${\mu}_{xz}$, but also its uncertainty
${\mathsf{\Sigma}}_{x\mid z}={\mathsf{\Omega}}_{\Delta xz}^{1}$.
Figure 4 illustrates visually the conditioning of a bivariate Gaussian distribution.
4.2.3. Integrating Multiple Measurements
Integrating multiple independent measurements
${\mathbf{z}}_{1:K}$ requires stacking them in a single vector. As a result, the observation model becomes
Hence, matrix
$\mathbf{H}$ and vector
$\mathbf{b}$ are composed by the sum of each measurement’s contribution; setting
${\mathbf{e}}_{k}={\widehat{\mathbf{z}}}_{k}{\mathbf{z}}_{k}$, we compute them as follows:
4.3. Nonlinear Measurement Function
Equations (
12), (
13) and (
15) allow us to find the exact mean of the conditional distribution, under the assumptions that (i) the measurement noise is Gaussian, (ii) the measurement function is an affine transform of the state, and (iii) both measurement and state spaces are Euclidean. In this section, we first relax the assumption on the affinity of the measurement function, leading to the common derivation of the GN algorithm. Subsequently, we address the case of nonEuclidean state and measurement spaces.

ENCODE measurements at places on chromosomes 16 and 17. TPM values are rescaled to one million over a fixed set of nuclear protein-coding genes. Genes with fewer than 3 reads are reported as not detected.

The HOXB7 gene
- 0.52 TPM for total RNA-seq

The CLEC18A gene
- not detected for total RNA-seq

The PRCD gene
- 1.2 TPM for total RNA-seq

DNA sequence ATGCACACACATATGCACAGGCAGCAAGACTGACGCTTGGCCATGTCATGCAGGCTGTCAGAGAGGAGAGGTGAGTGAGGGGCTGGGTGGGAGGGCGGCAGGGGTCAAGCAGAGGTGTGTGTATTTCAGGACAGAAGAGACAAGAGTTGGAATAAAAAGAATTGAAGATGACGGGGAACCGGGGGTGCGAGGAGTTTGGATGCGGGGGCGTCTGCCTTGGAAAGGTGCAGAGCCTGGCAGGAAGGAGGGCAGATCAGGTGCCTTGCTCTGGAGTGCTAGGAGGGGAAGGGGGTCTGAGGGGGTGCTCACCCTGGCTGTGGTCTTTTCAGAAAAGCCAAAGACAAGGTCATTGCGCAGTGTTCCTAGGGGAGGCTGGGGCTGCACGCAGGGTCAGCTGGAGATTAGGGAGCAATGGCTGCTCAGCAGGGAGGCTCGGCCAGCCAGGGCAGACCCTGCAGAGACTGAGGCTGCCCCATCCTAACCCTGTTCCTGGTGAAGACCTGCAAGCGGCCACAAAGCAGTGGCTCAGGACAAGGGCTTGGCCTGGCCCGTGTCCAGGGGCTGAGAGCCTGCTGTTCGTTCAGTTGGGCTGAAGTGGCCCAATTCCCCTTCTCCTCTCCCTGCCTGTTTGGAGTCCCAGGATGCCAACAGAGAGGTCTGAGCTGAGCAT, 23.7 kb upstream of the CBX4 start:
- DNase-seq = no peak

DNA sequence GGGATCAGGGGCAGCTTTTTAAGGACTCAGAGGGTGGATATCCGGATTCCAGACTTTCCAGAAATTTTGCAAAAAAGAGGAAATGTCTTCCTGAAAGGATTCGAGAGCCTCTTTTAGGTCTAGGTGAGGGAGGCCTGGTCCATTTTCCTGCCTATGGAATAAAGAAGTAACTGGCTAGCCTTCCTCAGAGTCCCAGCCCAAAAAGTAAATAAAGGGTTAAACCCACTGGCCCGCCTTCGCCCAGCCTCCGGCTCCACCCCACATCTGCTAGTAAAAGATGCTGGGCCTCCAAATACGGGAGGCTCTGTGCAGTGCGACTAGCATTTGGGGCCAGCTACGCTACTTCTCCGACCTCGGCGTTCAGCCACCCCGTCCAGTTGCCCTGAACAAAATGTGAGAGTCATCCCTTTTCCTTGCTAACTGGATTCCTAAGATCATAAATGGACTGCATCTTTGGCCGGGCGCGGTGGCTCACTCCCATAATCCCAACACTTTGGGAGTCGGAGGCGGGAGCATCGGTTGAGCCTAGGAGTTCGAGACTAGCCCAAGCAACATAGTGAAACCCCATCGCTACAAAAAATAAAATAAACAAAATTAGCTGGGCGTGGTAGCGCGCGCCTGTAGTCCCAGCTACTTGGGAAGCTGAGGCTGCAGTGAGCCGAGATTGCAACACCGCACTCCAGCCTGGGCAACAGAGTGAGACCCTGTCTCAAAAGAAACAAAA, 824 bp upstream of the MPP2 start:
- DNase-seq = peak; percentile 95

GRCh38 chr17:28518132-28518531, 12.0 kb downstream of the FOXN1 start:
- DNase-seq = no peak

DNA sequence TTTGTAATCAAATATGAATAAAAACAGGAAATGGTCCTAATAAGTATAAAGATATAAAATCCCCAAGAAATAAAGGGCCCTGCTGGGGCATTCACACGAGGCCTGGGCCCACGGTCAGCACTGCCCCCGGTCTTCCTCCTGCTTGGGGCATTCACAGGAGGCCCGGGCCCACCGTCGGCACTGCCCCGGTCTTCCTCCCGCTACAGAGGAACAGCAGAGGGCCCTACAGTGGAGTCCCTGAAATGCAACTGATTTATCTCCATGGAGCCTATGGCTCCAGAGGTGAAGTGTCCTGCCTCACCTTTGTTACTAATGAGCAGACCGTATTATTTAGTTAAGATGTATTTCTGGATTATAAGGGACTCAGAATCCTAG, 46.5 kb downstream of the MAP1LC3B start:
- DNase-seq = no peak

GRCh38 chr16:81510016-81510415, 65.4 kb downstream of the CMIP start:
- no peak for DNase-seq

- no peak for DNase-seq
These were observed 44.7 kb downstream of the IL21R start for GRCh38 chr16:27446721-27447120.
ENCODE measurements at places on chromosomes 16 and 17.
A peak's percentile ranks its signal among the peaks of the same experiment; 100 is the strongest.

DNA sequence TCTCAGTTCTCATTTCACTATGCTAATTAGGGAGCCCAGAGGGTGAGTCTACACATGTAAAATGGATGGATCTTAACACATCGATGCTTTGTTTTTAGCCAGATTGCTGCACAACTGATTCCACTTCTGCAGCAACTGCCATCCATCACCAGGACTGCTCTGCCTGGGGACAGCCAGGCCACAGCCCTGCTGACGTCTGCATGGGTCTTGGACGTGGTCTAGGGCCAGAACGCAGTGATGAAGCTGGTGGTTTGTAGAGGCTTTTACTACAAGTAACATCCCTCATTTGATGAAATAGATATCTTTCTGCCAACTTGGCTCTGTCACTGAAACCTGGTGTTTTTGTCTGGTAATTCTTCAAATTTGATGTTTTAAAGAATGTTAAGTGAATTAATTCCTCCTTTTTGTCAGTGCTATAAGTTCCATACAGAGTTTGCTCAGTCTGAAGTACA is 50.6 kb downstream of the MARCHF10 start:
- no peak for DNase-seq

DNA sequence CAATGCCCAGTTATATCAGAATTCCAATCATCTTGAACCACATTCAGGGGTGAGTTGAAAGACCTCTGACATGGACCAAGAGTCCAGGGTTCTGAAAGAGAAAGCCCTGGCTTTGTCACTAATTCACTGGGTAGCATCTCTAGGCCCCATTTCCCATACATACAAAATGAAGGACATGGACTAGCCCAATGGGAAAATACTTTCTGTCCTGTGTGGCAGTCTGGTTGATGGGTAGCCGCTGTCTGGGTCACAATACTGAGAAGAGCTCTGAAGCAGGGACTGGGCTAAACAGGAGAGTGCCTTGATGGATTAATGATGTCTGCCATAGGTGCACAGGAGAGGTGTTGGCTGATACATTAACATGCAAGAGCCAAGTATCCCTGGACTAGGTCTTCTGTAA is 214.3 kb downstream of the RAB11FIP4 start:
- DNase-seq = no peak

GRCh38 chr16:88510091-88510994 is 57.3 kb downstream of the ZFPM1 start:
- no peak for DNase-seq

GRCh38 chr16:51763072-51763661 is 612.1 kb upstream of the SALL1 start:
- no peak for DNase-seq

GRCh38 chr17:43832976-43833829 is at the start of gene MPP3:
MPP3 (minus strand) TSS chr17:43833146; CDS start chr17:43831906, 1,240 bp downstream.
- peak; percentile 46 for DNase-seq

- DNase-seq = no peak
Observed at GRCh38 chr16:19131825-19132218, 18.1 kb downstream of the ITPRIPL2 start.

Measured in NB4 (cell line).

If the measurement model mean
${\mu}_{zx}$ is controlled by a nonlinear but
smooth function
$\mathbf{h}(\mathbf{x})$, and that the prior mean
${\mu}_{x}=\stackrel{\u02d8}{\mathbf{x}}$ is reasonably close to the optimum, we can approximate the behavior of
${\mu}_{xz}$ through the firstorder Taylor expansion of
$\mathbf{h}(\mathbf{x})$ around the mean, namely:
The Taylor expansion reduces conditional mean to an affine transform in
$\mathsf{\Delta}\mathbf{x}$. Whereas the conditional distribution will not be in general Gaussian, the parameters of a Gaussian approximation can still be obtained around the optimum through Equations (
11) and (
13). Thus, we can use the same algorithm described in
Section 4.2, but we have to compute the linearization at each step. Summarizing, at each iteration, the GN algorithm:
 –
processes each measurement
${\mathbf{z}}_{k}$ by evaluating error
${\mathbf{e}}_{k}(\mathbf{x})={\mathbf{h}}_{k}(\mathbf{x}){\mathbf{z}}_{k}$ and Jacobian
${\mathbf{J}}_{k}$ at the current solution
$\stackrel{\u02d8}{\mathbf{x}}$:
 –
builds a coefficient matrix and coefficient vector for the linear system in Equation (
12), and computes the optimal perturbation
$\mathsf{\Delta}\mathbf{x}$ by solving a linear system:
 –
applies the computed perturbation to the current state as in Equation (
13) to get an improved estimate